Forest-dwelling birds are taking flight, study finds
SOUTH Africa’s forest-dwelling bird species are fast vanishing from some of the country’s few remaining indigenous forests.
This is the main finding of a new study published in Bird Conservation Inter national, which revealed the ranges of 28 of the country’s 57 forest-dwelling bird species were plummeting, particularly in the Eastern Cape.
The results are based on 25 years of citizen-science data that the Southern African Bird Atlas Project collected.
Researchers from Stellenbosch University and the Department of Environmental Affairs used data on 57 forest-dwelling species to probe the links between deforestation, species characteristics and range declines for these species over the past 20 years.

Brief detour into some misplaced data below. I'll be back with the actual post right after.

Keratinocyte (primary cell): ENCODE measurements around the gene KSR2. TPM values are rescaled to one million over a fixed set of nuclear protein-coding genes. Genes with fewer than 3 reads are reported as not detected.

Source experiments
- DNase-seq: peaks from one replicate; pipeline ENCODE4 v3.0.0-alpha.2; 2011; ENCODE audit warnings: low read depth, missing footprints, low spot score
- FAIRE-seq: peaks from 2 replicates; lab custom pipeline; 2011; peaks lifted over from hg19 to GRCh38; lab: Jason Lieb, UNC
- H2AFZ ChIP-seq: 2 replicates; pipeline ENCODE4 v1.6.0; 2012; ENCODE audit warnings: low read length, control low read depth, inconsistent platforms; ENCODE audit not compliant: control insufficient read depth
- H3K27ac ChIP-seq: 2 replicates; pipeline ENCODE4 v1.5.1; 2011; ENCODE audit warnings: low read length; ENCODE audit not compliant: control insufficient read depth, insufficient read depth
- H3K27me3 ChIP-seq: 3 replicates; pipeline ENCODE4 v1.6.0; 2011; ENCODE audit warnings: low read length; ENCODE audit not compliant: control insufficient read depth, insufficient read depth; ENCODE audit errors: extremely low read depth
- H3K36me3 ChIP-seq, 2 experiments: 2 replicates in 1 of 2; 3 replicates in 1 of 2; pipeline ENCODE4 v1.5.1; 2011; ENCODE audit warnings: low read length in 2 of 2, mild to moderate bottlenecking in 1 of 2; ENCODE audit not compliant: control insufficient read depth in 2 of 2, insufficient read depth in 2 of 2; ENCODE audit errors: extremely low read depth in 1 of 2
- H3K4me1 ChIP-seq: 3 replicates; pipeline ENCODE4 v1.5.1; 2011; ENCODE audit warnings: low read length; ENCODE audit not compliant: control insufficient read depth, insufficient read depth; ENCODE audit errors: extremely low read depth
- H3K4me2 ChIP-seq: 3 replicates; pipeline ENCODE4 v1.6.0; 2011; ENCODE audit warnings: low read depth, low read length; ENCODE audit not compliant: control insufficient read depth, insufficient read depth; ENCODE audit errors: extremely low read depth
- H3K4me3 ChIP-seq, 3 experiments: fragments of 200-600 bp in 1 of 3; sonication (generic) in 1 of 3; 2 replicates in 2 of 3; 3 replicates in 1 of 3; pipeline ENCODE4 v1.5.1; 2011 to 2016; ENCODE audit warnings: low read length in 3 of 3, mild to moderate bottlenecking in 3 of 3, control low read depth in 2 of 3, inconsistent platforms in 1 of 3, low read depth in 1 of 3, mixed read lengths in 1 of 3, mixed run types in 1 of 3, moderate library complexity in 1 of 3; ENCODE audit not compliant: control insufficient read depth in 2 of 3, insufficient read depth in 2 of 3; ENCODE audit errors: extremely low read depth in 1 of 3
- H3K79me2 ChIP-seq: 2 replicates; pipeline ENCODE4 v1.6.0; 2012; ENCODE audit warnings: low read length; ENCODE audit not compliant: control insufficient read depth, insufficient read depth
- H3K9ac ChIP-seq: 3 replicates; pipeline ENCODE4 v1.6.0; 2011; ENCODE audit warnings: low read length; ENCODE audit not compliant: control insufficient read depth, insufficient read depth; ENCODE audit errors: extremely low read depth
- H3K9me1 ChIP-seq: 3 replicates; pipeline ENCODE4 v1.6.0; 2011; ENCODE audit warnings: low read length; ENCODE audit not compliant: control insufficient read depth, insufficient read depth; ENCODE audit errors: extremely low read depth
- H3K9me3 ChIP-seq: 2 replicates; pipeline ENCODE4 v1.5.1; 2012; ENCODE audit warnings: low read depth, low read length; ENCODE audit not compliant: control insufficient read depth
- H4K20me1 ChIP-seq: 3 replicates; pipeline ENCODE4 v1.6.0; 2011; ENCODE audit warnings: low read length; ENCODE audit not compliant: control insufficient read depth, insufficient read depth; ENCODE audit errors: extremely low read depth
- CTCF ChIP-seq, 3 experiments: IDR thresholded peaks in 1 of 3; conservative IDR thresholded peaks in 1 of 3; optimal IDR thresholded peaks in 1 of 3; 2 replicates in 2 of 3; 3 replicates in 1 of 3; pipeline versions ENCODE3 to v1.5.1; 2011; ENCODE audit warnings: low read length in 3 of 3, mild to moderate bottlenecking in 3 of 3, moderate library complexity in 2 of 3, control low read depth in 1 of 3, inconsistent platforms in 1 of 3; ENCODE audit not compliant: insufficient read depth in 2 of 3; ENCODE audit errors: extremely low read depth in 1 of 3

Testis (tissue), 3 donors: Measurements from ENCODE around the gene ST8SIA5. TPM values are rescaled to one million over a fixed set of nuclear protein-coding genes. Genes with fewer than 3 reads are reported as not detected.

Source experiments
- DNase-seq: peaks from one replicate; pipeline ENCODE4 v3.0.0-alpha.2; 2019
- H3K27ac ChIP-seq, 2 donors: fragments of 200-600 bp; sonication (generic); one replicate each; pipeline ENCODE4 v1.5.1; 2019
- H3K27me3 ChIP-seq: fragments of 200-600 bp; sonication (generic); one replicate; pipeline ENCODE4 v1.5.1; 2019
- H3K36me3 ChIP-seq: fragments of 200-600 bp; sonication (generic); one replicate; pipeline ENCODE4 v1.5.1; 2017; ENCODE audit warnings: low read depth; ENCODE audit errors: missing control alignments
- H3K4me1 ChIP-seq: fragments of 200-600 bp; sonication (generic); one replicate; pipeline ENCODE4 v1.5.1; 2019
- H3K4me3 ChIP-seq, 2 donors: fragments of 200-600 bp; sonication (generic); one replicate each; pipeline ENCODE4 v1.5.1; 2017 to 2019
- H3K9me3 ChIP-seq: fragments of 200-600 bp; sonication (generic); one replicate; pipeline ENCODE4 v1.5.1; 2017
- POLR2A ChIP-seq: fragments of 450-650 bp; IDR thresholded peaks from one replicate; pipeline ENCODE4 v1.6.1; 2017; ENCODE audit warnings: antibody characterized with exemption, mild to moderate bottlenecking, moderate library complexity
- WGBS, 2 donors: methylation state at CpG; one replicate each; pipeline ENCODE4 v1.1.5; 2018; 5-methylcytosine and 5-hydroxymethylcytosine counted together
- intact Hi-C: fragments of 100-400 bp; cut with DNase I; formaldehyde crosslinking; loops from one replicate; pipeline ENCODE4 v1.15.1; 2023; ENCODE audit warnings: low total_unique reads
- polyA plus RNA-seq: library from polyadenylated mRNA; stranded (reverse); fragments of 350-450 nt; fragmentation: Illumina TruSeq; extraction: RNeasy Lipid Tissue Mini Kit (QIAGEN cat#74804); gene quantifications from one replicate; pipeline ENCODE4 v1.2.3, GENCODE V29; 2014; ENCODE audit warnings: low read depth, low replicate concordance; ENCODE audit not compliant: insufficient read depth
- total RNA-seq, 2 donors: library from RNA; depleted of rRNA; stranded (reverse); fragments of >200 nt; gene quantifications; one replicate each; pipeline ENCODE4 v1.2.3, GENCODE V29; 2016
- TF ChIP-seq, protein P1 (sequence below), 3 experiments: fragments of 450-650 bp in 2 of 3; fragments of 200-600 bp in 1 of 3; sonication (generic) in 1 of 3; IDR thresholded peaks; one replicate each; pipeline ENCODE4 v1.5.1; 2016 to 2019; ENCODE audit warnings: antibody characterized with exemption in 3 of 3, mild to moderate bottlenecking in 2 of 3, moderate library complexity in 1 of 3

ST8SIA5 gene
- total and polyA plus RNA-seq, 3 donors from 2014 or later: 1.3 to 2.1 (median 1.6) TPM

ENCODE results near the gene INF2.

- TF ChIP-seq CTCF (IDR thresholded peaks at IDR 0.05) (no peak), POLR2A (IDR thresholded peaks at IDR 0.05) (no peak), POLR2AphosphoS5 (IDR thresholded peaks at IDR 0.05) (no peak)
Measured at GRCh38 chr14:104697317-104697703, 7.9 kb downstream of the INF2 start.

Indigenous forests comprise less than 1% of South Africa’s landscape, but are home to 14% of terrestrial birds, many of which are endemic or range-restricted. But these forest patches are highly fragmented from human-induced activities such as plantations, with most remaining forests being smaller than one 1km².
Prof Michael Cherry, a behavioural ecologist from the university and one of the co-authors of Atlas Data Indicate Forest Dependent Bird Species, said there is concern over the disappearance of forest birds from former homelands of the Ciskei and Transkei in particular because these areas form part of the Maputaland-Pondoland-Albany Biodiversity hotspot.
“We know some bird species have disappeared but do not know whether this implies a decline in population or they are simply moving elsewhere.”
“When a forest is destroyed or becomes degraded, the bigger and stronger bird species can fly elsewhere. But smaller bird species could be stuck if there is not another forest patch within range.”